I would like to save array of enums.

I have the following:

CREATE TABLE public.campaign
  id integer NOT NULL,
  product product[]

product is an enum.

In Django I defined it like this:

    ('car', 'car'),
    ('truck', 'truck')
class Campaign(models.Model):
    product = ArrayField(models.CharField(null=True, choices=PRODUCT))

However, when I write the following:

campaign = Campaign(id=5, product=["car", "truck"])

I get the following error:

ProgrammingError: column "product" is of type product[] but expression is of type text[]
LINE 1: ..."product" = ARRAY['car...

Note I saw this answer, but I don't use sqlalchemy and would rather not use it if not needed.

EDITED I tried @Roman Konoval suggestion below like this:

class PRODUCT(Enum):
    CAR = 'car'
    TRUCK = 'truck'

class Campaign(models.Model):
        product = ArrayField(EnumField(PRODUCT, max_length=10))

and with:

campaign = Campaign(id=5, product=[CAR, TRUCK])

However, I still get the same error,

I see that django is translating it to list of strings. if I write the following directly the the psql console:

INSERT INTO campaign ("product") VALUES ('{car,truck}'::product[]) 

it works just fine

  • How you define product in postgresql - as CREATE TYPE, TABLE? – Roman Tkachuk Mar 2 '17 at 21:37
  • I defined it as enu – Dejell Mar 2 '17 at 23:41

There are two fundamental problems here.

Don't use Enums

If you continue to use enum, your next question here on Stackoverflow will be "how do I add a new entry to an enum?". Django does not support enum type out of the box (thank heavens). So you have to use third party libraries for this. Your mileage will vary with how complete the library is.

An enum value occupies four bytes on disk. The length of an enum value's textual label is limited by the NAMEDATALEN setting compiled into PostgreSQL; in standard builds this means at most 63 bytes.

If you are thinking that you are saving space on disk by using enum, the above quote from the manual shows that it's an illusion.

See this Q&A for more on advantages and disadvantages of enum. But generally the disadvantages outweigh the advantages.

Don't use Arrays

Tip: Arrays are not sets; searching for specific array elements can be a sign of database misdesign. Consider using a separate table with a row for each item that would be an array element. This will be easier to search, and is likely to scale better for a large number of elements.

Source: https://www.postgresql.org/docs/9.6/static/arrays.html

If you are going to search for a campaign that deals with Cars or Trucks you are going to have to do a lot of hard work. So will the database.

The correct design

The correct design is the one suggested in the postgresql arrays documentation page. Create a related table. This is the standard django way as well.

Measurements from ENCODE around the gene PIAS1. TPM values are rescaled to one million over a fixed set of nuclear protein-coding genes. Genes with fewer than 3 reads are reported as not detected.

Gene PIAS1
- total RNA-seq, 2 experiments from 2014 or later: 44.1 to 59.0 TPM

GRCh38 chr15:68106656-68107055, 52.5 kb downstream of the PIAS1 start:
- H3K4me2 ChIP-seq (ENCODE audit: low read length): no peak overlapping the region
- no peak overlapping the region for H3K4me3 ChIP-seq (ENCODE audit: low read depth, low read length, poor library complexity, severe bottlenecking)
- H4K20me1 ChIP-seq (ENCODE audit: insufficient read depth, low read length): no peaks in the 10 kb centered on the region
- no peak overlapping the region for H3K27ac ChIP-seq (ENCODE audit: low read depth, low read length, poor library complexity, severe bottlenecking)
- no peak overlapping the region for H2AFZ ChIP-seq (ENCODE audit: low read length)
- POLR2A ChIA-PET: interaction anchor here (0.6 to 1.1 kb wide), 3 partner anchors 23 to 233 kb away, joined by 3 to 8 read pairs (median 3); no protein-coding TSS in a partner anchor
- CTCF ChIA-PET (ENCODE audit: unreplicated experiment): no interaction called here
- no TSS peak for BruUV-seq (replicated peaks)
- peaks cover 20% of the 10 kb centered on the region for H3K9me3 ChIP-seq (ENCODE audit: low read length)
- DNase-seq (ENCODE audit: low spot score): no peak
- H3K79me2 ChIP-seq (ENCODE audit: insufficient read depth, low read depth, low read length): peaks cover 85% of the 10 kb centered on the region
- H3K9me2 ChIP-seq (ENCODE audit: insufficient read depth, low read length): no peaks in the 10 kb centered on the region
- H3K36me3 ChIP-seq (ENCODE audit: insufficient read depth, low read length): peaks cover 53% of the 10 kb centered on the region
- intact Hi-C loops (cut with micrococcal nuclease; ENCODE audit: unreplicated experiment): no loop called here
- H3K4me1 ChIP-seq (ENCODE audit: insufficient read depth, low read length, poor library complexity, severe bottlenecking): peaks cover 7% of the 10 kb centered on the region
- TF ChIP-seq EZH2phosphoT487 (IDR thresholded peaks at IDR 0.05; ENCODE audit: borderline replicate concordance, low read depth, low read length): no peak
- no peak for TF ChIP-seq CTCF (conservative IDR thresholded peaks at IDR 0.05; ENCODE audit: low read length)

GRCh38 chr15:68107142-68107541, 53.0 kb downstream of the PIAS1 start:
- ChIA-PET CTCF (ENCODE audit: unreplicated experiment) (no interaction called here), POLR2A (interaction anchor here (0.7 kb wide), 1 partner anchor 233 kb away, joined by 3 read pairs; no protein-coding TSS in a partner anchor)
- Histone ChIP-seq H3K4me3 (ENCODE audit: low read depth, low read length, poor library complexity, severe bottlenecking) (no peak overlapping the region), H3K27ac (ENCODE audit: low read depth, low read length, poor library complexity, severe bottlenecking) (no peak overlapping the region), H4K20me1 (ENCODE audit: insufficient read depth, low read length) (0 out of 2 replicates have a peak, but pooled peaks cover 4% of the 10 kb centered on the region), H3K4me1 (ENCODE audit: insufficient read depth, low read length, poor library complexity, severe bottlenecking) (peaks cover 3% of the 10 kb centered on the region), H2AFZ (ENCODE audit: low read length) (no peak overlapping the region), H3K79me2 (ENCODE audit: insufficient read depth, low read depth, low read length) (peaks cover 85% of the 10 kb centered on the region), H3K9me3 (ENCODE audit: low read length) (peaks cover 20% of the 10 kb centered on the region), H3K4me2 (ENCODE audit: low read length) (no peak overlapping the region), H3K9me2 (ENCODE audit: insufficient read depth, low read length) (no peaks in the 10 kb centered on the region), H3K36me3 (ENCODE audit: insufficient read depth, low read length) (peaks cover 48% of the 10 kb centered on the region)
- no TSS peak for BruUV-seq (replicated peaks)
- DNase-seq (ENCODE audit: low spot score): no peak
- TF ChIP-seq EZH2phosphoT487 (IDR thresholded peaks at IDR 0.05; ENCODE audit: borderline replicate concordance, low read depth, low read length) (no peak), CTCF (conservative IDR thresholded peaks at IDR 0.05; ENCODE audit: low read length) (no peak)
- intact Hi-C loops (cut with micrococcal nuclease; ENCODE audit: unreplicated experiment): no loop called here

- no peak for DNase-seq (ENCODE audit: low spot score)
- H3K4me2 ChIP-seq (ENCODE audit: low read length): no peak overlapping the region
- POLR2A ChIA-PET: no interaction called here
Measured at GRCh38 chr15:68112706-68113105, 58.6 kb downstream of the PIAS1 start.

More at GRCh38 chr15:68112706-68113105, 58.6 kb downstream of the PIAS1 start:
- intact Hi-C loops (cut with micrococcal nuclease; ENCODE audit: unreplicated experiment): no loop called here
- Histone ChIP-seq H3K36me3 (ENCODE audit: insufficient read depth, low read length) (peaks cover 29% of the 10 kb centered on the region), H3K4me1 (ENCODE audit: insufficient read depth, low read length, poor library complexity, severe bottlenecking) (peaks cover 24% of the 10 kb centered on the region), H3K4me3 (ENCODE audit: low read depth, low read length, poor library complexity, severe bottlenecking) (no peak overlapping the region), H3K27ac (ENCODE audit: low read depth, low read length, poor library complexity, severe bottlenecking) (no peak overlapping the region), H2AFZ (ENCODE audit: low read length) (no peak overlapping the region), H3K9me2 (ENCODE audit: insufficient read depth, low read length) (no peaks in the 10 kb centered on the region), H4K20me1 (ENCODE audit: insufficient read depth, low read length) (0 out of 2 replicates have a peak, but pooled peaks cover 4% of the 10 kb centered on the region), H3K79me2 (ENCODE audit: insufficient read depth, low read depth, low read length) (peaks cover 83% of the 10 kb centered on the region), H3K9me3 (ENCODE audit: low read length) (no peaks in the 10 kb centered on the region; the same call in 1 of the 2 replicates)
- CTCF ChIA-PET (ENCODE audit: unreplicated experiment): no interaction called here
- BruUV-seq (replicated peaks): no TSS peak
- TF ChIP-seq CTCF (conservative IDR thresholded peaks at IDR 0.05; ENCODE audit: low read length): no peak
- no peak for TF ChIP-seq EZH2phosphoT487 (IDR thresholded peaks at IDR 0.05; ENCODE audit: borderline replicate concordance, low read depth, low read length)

class Campaign(models.Model):
    name = models.CharField(max_length=20)

class Product(Models.model):
    name = models.CharField(max_length=20)
    campaign = models.ForeignKey(Campaign)

This makes your code simpler. Doesn't require any extra storage. Doesn't require third party libraries. And best of all the vast api of the django related models becomes available to you.

  • I thought that postgres only saves one 1 bit for the value of the enum as the index - isn't it? – Dejell Mar 8 '17 at 12:12
  • well the manual saves otherwise. Even if it did, you would need to have about 5 million records at least for there to be a significant saving. Simply not worth it. – e4c5 Mar 8 '17 at 12:22
  • There are a few other things that may be relevant when choosing to use a postgres enum: 1) Sorting text is locale aware, so it's quite a bit slower than sorting ints (as enums are repressented as), this is pervasive as all indexes are sorted according to the locale. 2) If you actually have a specified sorting order for the enum values that is not lexographic it will be hard to achieve – edruid Mar 8 '17 at 18:49
  • @edruid such as? – e4c5 Mar 8 '17 at 18:50
  • 1
    ... If it's just textual, ordering by their names are not very useful. Surely, when the workflow of such a hypothetical project changes, enum needs DDL statements to adjust that. Which usually requires migrations in the application. But if it were a junction table, which has no UI modification available to it, that application still would require migrations, to insert new rows, remove deprecated ones, etc. I admit, this use case is very slim, but it exists. – pozs Mar 9 '17 at 15:42

The definition of product field is incorrect as it specifies that it is array of CharFields but it is array of enums in reality. Django does not support enum type now so you can try this extension to define the type correctly:

class Product(Enum):
  ProductA = 'a'

class Campaign(models.Model):
  product = ArrayField(EnumField(Product, max_length=<whatever>))
  • Thanks, but it didn't help. see my updated question. thank you so much! – Dejell Mar 3 '17 at 13:07
  • if I try a single enum it works. but not for ArrayField. – Dejell Mar 3 '17 at 13:12
  • if I write directly: INSERT INTO campaign ("product") VALUES ('{car,truck}'::product[]) it works just fine – Dejell Mar 3 '17 at 13:18

Try this:

def django2psql(s):
    return '{'+','.join(s) + '}

campaign = Campaign(id=5, product=django2psql(["car", "truck"]))  

I think you may have to subclass CharField to get it to report the correct db_type. There may be more problems than this but you can give this a try:

class Product(models.CharField):
    def db_type(self, connection):
        return 'product'

    ('car', 'car'),
    ('truck', 'truck')

class Campaign(models.Model):
    product = ArrayField(Product(null=True, choices=PRODUCT))
  • I have not actually tested the above, but reading the code it looks as it should work... – edruid Mar 8 '17 at 18:54

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